â€œI seriously doubt whether there will be anyone in the celestial kingdom who is not kind.â€
â€œAn important measure of our efforts for the celestial kingdom is how we treat others.â€
(Elder Jensen, Regional Conference meeting, September 7, 2008).
Elder Jensenâ€™s talk for the Utah/Wasatch County, Utah regional conference meeting last Sunday was inspiring. He told two powerful stories, one about his disabled brother. Neighborhood children took his brotherâ€™s ice cream cone and let a dog lick it before returning the cone to the innocent child and laughing as he continued eating it. The cruelty of some makes me cringe. Elder Jensenâ€™s other example of unkindness was a woman who bore her testimony and commented how grateful she was that Heavenly Father â€œtrustedâ€ her to raise her three children. Perhaps she did not know that there were couples unable to have children in the audience or perhaps she simply did not consider what her words implied. She likely did not mean to be unkind, yet she still hurt others.
I wish my short re-telling of a few quotes and his stories could come close to conveying the message and Elder Jensenâ€™s sensitivity. I donâ€™t know how anyone could walk away without feeling dedicated to being more kind and compassionate.
So I was a little surprised to receive a demanding email from a student today because all my students should have been attending the same regional conference. But I wasnâ€™t too surprised because demanding, bossy, insensitive, and/or rude email is relatively common. In fact, when my colleagues and I get together, we inevitably discuss pushy students. One teacherâ€™s solution is to print a copy of the email, call the student in for a conference, hand the paper over, and invite the student to read the message out loud. To date, no student has been able to make it through his/her email message, no matter how short. That tells me that sometimes it is the form of the message that makes the difference.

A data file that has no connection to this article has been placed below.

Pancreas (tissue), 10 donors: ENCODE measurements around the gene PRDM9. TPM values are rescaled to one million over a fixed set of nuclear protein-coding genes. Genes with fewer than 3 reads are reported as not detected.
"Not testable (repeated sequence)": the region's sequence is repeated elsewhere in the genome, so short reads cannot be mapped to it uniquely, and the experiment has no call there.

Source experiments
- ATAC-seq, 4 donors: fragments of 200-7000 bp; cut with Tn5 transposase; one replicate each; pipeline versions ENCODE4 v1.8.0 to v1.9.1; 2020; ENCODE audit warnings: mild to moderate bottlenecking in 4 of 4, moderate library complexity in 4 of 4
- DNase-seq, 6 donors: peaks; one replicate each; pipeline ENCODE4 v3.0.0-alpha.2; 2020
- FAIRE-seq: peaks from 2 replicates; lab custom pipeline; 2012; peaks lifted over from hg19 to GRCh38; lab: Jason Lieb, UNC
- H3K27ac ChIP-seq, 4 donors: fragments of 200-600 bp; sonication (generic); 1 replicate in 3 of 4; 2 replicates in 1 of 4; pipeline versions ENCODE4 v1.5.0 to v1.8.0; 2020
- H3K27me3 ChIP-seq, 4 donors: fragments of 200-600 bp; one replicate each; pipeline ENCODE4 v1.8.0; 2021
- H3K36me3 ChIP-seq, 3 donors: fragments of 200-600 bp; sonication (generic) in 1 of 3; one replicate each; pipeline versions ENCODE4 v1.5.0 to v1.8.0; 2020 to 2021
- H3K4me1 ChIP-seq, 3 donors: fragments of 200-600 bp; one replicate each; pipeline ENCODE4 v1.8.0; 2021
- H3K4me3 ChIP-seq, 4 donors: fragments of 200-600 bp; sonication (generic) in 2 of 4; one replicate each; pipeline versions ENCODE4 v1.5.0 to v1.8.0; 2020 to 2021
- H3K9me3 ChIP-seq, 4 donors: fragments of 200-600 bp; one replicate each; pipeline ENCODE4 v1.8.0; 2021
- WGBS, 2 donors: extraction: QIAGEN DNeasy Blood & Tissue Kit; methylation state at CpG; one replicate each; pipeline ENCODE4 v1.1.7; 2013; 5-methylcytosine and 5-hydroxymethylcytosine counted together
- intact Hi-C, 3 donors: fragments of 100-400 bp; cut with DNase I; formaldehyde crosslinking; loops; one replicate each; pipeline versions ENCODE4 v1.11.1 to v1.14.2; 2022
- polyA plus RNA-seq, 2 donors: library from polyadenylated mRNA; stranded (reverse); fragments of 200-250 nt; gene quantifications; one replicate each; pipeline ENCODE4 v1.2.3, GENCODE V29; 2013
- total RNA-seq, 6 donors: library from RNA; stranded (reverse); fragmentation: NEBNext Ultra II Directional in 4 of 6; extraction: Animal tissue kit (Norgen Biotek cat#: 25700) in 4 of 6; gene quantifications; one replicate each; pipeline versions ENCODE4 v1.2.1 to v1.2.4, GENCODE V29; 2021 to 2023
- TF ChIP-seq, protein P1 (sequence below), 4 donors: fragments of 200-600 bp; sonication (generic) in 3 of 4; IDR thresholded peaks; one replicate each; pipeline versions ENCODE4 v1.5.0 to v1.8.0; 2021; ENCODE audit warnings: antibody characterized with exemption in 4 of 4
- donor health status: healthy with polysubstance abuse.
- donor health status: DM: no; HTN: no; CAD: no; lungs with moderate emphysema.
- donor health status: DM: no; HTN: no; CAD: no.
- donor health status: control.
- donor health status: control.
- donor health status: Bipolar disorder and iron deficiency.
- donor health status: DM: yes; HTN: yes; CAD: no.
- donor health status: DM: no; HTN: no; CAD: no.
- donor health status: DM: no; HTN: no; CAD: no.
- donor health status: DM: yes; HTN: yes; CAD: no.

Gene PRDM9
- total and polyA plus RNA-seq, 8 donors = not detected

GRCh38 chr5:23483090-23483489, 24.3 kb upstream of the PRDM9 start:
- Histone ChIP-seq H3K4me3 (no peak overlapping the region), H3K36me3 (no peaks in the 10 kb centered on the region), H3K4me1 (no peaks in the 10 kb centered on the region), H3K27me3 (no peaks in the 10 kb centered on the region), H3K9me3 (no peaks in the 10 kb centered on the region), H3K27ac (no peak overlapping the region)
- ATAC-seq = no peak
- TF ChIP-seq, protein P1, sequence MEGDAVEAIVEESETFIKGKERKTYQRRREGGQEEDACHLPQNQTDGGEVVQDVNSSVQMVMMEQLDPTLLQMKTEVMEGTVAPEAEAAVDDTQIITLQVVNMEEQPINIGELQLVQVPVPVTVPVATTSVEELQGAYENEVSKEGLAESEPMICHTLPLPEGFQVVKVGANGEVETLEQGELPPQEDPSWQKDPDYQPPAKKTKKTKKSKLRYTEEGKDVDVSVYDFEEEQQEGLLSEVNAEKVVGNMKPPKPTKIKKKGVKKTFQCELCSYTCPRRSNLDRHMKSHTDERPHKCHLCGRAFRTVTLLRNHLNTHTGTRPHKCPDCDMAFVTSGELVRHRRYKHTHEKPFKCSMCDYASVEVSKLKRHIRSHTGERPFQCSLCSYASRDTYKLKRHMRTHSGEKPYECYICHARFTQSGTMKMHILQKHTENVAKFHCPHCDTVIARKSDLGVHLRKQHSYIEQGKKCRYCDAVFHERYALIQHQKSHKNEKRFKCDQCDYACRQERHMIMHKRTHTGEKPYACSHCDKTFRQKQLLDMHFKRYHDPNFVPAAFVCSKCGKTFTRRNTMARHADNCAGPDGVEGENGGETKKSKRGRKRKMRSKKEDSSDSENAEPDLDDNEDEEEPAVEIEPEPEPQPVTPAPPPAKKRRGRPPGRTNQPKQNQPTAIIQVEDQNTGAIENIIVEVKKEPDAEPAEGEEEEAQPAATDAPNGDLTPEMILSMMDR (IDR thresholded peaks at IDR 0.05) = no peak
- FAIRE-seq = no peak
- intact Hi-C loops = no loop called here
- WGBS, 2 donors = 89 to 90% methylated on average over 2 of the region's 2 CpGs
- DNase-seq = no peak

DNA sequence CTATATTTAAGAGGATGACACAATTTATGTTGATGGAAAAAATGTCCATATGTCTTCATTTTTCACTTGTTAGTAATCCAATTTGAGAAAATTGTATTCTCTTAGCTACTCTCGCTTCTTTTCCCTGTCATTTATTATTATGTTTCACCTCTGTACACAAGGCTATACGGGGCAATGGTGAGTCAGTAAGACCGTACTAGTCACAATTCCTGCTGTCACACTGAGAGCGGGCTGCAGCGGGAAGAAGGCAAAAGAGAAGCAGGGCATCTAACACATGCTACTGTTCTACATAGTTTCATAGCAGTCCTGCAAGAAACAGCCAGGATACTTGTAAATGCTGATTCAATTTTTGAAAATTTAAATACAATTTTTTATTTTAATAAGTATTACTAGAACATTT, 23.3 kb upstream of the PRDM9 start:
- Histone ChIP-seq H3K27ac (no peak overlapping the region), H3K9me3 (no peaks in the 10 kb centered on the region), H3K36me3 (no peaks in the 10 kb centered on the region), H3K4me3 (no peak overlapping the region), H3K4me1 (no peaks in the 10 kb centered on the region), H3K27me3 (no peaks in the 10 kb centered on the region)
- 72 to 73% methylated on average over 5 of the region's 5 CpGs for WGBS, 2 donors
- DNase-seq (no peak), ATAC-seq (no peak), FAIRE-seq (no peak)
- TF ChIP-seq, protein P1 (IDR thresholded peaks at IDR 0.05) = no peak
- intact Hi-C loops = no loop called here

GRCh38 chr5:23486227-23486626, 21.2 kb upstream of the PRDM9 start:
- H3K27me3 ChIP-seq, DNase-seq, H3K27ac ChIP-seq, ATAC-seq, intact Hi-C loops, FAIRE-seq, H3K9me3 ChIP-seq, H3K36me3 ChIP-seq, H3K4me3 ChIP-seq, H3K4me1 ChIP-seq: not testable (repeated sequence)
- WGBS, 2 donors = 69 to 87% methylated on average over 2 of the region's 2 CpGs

Of course, itâ€™s not just BYU students and email. Itâ€™s blogs and text messages and IMs and whatever else we can figure out how to work. The casual familiarity (read: rudeness) bred by technology is almost too clichÃ© to discuss. But Iâ€™m wondering why we do it. Iâ€™m just naÃ¯ve enough to believe that most of us are trying to be kind and charitable, so why does that all break down when we use technology?
All Iâ€™m saying is that I would never walk up to a casual acquaintance, introduce a volatile topic, and proceed to argue my point vociferously into the ground, name-calling and mud-slinging if need be. I wouldnâ€™t do it to a friend, either, and certainly not to someone whose name I didnâ€™t even know. Weâ€™re trying to be good people, right? Then why is it so easy to be mean online?
For what itâ€™s worth, it turns out that the email didnâ€™t come from one of my students. A young BYU freshman wrote a demanding, bossy email to an unknown library instructor and somehow mistakenly replied to the entire faculty of freshman writing courses. Does it make it better or worse that the rude student didnâ€™t even know the person to whom he was writing and, in fact, ended up sending his message to close to 40 people he doesnâ€™t know at all?